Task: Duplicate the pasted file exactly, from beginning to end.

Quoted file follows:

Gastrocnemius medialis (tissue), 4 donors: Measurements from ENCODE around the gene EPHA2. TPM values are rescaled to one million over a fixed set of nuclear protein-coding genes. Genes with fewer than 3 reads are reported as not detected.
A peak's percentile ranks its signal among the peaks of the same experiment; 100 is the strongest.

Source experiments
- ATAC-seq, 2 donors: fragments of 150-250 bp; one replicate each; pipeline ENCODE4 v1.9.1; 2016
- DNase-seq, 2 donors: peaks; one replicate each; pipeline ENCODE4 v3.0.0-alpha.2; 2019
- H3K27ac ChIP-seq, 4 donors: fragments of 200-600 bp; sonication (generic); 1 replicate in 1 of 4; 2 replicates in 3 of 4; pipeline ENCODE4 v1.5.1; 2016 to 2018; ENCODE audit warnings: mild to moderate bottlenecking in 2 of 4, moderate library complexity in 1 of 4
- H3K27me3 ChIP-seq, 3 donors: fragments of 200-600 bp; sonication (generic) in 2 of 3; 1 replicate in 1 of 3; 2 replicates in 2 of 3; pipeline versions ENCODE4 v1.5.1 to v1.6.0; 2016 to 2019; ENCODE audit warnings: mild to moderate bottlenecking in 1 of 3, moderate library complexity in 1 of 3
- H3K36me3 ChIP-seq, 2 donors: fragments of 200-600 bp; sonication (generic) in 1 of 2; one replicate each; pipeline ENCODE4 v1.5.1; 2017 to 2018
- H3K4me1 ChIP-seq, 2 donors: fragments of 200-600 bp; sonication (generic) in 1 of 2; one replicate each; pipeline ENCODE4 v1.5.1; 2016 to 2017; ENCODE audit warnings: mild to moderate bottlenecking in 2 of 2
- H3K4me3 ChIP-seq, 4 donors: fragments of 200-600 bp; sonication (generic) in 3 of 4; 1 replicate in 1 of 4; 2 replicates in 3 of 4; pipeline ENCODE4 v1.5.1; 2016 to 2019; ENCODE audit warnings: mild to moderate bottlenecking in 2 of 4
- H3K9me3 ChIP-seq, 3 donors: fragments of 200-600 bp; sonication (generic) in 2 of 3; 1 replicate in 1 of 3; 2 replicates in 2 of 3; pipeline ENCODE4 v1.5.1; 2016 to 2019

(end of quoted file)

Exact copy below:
Gastrocnemius medialis (tissue), 4 donors: Measurements from ENCODE around the gene EPHA2. TPM values are rescaled to one million over a fixed set of nuclear protein-coding genes. Genes with fewer than 3 reads are reported as not detected.
A peak's percentile ranks its signal among the peaks of the same experiment; 100 is the strongest.

Source experiments
- ATAC-seq, 2 donors: fragments of 150-250 bp; one replicate each; pipeline ENCODE4 v1.9.1; 2016
- DNase-seq, 2 donors: peaks; one replicate each; pipeline ENCODE4 v3.0.0-alpha.2; 2019
- H3K27ac ChIP-seq, 4 donors: fragments of 200-600 bp; sonication (generic); 1 replicate in 1 of 4; 2 replicates in 3 of 4; pipeline ENCODE4 v1.5.1; 2016 to 2018; ENCODE audit warnings: mild to moderate bottlenecking in 2 of 4, moderate library complexity in 1 of 4
- H3K27me3 ChIP-seq, 3 donors: fragments of 200-600 bp; sonication (generic) in 2 of 3; 1 replicate in 1 of 3; 2 replicates in 2 of 3; pipeline versions ENCODE4 v1.5.1 to v1.6.0; 2016 to 2019; ENCODE audit warnings: mild to moderate bottlenecking in 1 of 3, moderate library complexity in 1 of 3
- H3K36me3 ChIP-seq, 2 donors: fragments of 200-600 bp; sonication (generic) in 1 of 2; one replicate each; pipeline ENCODE4 v1.5.1; 2017 to 2018
- H3K4me1 ChIP-seq, 2 donors: fragments of 200-600 bp; sonication (generic) in 1 of 2; one replicate each; pipeline ENCODE4 v1.5.1; 2016 to 2017; ENCODE audit warnings: mild to moderate bottlenecking in 2 of 2
- H3K4me3 ChIP-seq, 4 donors: fragments of 200-600 bp; sonication (generic) in 3 of 4; 1 replicate in 1 of 4; 2 replicates in 3 of 4; pipeline ENCODE4 v1.5.1; 2016 to 2019; ENCODE audit warnings: mild to moderate bottlenecking in 2 of 4
- H3K9me3 ChIP-seq, 3 donors: fragments of 200-600 bp; sonication (generic) in 2 of 3; 1 replicate in 1 of 3; 2 replicates in 2 of 3; pipeline ENCODE4 v1.5.1; 2016 to 2019